M. Lourdes Chamorro

Ph.D. in Entomology, University of Minnesota, MN, USA 2009

B.Sc. in Agriculture with Minor in Entomology, The Ohio State University, Columbus, OH, USA 1998

Research Interests

Taxonomy and systematics of Dryophthorinae, Cossoninae, and other weevils of agricultural importance.

I was born in the U.S.A. but raised in Nicaragua. The enthusiasm, dedication, and passion for the natural world of my Ecology professor, Eric van den Berghe (University of Mobile, Latin American Campus, San Marcos, Carazo, Nicaragua) inspired me to pursue a career in Entomology.

As a senior at The Ohio State University I volunteered at the Ohio Biological Survey sorting and identifying caddisflies (Trichoptera) and became fascinated with insect systematics. My interest took me to the University of Minnesota to work on Neotropical caddisflies (Trichoptera) with Ralph Holzenthal under his National Science Foundation (NSF) Partnership for Enhancing Expertise in Taxonomy (PEET) grant.

During my Ph.D. studies I had the life-changing opportunity to work on canopy beetles with Terry Erwin and beetle morphology with Alexander Konstantinov, sparking my lifelong passion for beetles. I worked as a postdoctoral fellow on leaf beetle (Chrysomelidae) systematics and evolution at the Smithsonian Institution, and later buprestid systematics with the USDA Agricultural Research Service, Systematic Entomology Laboratory (SEL). Three years later I was hired permanently by SEL as a Research Entomologist and the lab’s new “Weevil Guy”.

I love my job. I ­serve as Research Entomologist conducting systematics research of agriculturally important weevils (Coleoptera: Curculionoidea). I have developed a deep fascination for all things weevils. Currently, I am working on several projects, but devote most of my time and energy on Dryophthorine and Cossoninae systematics.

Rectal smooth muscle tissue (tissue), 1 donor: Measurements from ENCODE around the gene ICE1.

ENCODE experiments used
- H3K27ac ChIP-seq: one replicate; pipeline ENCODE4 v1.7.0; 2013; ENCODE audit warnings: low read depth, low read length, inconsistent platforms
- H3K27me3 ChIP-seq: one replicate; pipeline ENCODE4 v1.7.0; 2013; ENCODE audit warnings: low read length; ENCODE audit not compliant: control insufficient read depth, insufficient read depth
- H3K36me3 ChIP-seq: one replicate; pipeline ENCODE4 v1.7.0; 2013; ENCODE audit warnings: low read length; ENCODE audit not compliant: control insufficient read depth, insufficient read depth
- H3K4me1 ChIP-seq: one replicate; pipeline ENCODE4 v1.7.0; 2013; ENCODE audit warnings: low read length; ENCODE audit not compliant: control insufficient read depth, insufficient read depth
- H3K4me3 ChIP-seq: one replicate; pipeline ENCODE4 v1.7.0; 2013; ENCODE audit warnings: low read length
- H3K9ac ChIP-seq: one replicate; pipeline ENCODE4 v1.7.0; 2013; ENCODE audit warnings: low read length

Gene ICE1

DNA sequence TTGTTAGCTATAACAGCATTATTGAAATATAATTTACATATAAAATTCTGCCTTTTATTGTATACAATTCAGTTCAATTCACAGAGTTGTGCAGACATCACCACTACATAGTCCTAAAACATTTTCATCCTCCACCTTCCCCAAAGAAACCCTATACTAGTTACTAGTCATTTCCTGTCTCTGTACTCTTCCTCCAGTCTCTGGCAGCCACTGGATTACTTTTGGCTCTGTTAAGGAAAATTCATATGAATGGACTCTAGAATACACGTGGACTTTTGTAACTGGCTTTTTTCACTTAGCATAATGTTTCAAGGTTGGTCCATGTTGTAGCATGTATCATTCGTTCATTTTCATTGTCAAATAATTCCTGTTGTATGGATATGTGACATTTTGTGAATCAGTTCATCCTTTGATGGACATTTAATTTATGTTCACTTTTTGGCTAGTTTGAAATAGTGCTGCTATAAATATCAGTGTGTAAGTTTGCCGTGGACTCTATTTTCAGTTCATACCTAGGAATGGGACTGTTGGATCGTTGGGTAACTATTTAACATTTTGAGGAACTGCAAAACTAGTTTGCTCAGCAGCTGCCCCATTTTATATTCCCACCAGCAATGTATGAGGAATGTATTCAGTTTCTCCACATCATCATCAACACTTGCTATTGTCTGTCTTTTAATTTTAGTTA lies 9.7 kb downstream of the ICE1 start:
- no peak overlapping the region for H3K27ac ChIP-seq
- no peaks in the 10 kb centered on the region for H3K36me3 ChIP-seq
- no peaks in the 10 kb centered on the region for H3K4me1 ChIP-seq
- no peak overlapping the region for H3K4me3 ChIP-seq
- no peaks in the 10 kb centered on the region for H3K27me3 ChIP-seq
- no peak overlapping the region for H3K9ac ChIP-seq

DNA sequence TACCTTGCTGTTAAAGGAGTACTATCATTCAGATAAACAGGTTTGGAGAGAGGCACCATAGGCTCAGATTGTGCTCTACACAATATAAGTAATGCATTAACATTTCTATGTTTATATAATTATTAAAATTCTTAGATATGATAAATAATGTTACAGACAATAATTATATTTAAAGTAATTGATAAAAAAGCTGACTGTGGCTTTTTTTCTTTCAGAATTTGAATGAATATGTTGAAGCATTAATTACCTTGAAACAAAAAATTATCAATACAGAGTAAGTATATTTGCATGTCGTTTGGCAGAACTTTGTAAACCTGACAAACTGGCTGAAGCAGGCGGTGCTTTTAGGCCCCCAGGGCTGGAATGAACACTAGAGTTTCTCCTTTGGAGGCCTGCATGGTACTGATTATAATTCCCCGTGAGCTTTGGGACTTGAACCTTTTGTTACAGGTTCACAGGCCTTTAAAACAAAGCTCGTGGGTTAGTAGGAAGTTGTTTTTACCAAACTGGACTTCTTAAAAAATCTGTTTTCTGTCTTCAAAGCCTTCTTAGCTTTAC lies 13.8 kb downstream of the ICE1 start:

I am Curator-in-charge of the National Curculionoidea Collection (8 families and more than 1.5 million specimens) at the U.S. National Museum of Natural History, Smithsonian Institution, Washington, D.C. As the Nation's Weevil Specialist, I provide service identifications of adult and immature weevils from around the world, submitted by federal, state, and foreign research and regulatory agencies. I have led or participated in scientific expeditions to collect insects in: Bolivia, Chile, China, Dominican Republic, France, Hawaii, Japan, French Guiana, Moçambique, Nicaragua, Panama, Puerto Rico, South Africa, Southwestern USA, and Taiwan.

I am currently the President of the Entomological Society of Washington (2022), a Member of the Washington Biologists’ Field Club, and Corresponding Member of the Nicaraguan Academy of Sciences. I recently served as Councilor of The Coleopterists Society (2019-2021) and I currently serve as Curculionoidea Subject Editor for The Coleopterists’ Bulletin.

Last updated October 25, 2022